The earliest records of head lice treatment in the United States is from the early 1800’s. The Wisconsin Historical Museum has a bone lice comb from the frontier days (pictured).

Fort Crawford was not a notably healthy environment. Soldiers could expect a seasonal threat of mosquito-born malaria as well as periodic outbreaks of dysentery, cholera, and typhus.

The lice comb pictured was excavated from the site of Fort Crawford by archaeologists in the 1930’s documenting one other insect nuisance Fort Crawford soldiers had to endure: head lice.
After a series of floods during the 1820s which slowly degraded the structure, the Army finally abandoned the wooden fort and built a second Fort Crawford of cut stone on higher ground a short distance away.

Not until 1864 when Louis Pasteur definitively document the full developmental cycle of lice and other insects did the prevention of infestations begin. Head lice became less prevalent during the period of World War II (mid 1900’s). This was due to the use of the chemical agent DDT. This chemical agent was a powerful pesticide that was utilized to destroy mosquitoes that spread malaria. It also had effects on decreasing the populations of head lice.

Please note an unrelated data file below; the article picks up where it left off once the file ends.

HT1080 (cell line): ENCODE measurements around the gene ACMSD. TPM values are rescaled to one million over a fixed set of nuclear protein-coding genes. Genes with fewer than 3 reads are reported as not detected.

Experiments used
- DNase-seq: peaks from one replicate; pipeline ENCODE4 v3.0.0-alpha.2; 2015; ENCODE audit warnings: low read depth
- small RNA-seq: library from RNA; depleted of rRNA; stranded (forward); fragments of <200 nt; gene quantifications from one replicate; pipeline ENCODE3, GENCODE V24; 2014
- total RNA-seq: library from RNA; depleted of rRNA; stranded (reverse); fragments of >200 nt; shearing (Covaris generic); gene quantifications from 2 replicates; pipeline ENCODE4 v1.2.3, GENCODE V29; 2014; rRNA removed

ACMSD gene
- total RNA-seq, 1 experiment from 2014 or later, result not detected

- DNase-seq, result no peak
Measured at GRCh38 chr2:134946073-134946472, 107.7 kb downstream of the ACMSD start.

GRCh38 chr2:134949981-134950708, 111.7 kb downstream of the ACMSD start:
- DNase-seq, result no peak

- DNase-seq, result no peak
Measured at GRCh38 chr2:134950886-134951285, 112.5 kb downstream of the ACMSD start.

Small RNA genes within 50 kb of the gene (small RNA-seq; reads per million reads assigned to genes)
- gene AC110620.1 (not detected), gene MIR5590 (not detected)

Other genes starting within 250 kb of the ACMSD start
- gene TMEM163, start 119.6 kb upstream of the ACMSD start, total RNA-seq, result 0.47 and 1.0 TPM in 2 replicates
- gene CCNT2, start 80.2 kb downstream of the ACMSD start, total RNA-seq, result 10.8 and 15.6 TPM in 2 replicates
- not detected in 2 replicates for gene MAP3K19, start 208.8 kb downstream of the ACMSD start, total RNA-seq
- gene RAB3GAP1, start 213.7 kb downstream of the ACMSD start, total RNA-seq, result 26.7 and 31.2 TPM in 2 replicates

Previously routine companions of people of all economic levels, pesticides and improvements in daily hygiene made head lice infestations relatively rare in modernized countries by the mid-twentieth century. Soldiers and visitors to Fort Crawford, however, dealt with head lice as a normal part of life, simply accepting periodic infestation in much the same way as they would have to deal with an occasional bout of influenza or a cold.

To manage an outbreak people used fine tooth combs to remove adult lice and their eggs (or nits) from their hair and then crushed them. Other treatments of the time included the application of an ointment of brimstone (sulphur) and lard to reduce the itching, and saturating the hair with ‘red precipity’ (mercuric oxide powder) to try to kill the lice. The latter treatment probably slowly harmed the patient as much as it helped, but doctors still frequently used mercury compounds during the early nineteenth century as most were not convinced of the element’s poisonous properties.

Fine tooth combs (like the Terminator Comb) and those used at Fort Crawford still play a large role in combating lice infestations to this day.

Get your FREE Quick Family Lice Removal Guide

Reference & Picture: http://www.wisconsinhistory.org/museum/artifacts/archives/002505.asp

Publisher:  Let’s Be P.A.L.S

Contributor:  Julie B